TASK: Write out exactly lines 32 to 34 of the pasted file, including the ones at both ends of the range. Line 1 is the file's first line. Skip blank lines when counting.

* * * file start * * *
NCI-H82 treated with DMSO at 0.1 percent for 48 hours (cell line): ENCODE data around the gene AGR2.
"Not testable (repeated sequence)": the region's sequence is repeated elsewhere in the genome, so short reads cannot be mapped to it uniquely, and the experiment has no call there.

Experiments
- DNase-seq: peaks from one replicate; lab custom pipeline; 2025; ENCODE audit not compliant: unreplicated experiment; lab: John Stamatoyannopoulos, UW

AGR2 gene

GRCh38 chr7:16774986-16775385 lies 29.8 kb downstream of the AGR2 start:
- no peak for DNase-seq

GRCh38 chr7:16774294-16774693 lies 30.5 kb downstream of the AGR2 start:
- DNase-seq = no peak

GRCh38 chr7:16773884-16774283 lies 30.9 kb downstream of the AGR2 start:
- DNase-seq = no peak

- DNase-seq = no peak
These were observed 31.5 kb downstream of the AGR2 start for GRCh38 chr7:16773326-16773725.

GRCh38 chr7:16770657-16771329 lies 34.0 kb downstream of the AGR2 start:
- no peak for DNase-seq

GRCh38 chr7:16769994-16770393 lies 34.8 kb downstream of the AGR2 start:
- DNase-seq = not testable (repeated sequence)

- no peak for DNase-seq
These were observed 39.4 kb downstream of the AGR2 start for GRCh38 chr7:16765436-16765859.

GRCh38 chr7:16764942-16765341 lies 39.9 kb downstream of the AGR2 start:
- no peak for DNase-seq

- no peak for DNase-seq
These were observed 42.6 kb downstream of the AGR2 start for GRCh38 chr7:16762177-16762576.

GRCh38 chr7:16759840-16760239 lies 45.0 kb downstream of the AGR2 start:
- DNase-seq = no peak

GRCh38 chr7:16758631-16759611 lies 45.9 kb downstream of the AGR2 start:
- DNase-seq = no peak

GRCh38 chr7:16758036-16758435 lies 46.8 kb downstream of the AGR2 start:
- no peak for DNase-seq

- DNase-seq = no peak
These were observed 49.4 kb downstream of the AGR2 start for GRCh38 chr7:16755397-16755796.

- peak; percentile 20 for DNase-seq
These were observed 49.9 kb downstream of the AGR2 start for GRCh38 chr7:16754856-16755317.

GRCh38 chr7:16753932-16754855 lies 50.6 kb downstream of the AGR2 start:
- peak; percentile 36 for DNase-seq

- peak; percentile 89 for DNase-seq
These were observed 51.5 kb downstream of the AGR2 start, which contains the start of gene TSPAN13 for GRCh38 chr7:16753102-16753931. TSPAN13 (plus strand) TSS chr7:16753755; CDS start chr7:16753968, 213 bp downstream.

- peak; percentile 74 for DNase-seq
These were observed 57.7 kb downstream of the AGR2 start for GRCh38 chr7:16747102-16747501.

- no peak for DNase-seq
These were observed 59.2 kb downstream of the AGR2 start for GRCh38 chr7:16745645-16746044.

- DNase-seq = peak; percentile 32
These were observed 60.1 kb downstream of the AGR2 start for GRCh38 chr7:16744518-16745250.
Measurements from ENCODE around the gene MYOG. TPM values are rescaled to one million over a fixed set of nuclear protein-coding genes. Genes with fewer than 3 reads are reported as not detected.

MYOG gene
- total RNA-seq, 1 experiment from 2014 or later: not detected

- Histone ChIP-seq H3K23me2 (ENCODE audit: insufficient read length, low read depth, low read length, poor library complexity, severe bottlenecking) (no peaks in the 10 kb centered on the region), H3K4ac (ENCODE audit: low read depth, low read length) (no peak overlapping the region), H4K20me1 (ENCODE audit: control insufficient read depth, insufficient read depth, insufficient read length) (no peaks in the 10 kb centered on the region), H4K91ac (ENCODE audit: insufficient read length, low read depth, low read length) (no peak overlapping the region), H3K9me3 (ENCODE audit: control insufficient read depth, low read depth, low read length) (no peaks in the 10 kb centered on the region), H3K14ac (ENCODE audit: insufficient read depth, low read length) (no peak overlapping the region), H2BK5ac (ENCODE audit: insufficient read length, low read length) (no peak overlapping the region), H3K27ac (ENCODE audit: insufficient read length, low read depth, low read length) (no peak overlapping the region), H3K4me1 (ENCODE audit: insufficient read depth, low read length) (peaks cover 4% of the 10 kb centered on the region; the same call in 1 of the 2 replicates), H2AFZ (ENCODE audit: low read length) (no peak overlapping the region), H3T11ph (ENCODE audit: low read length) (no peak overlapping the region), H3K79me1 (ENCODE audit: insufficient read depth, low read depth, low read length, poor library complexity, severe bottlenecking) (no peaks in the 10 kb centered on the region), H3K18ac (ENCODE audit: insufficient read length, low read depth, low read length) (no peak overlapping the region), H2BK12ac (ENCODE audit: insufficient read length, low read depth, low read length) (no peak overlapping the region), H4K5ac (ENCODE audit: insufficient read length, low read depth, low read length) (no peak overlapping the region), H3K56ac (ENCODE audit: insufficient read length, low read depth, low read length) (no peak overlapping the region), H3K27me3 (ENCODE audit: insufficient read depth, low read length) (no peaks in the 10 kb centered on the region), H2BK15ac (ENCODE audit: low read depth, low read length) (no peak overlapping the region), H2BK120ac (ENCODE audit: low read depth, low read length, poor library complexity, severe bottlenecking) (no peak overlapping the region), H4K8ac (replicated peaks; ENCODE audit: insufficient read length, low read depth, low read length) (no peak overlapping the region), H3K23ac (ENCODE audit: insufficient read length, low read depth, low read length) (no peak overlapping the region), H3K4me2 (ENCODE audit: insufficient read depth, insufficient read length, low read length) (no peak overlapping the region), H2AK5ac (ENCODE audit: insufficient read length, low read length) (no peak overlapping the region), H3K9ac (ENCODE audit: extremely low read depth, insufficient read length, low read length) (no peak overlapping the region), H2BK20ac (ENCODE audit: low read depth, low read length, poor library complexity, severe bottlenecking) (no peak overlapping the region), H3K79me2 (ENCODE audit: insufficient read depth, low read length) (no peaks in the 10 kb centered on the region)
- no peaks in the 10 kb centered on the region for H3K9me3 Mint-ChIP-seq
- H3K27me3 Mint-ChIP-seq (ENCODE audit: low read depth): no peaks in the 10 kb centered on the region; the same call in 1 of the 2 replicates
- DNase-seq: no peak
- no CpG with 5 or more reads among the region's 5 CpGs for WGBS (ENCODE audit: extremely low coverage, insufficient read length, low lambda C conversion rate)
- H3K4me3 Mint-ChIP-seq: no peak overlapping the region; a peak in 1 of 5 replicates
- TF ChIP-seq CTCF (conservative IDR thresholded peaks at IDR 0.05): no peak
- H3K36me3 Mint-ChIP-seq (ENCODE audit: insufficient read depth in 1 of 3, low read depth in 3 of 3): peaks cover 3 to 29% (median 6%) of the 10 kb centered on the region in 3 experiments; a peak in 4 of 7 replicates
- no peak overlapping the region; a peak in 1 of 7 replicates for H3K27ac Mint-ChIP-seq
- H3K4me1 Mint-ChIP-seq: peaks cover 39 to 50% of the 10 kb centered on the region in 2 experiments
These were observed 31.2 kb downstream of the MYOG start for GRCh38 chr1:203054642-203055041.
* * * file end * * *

- peak; percentile 20 for DNase-seq
These were observed 49.9 kb downstream of the AGR2 start for GRCh38 chr7:16754856-16755317.

GRCh38 chr7:16753932-16754855 lies 50.6 kb downstream of the AGR2 start: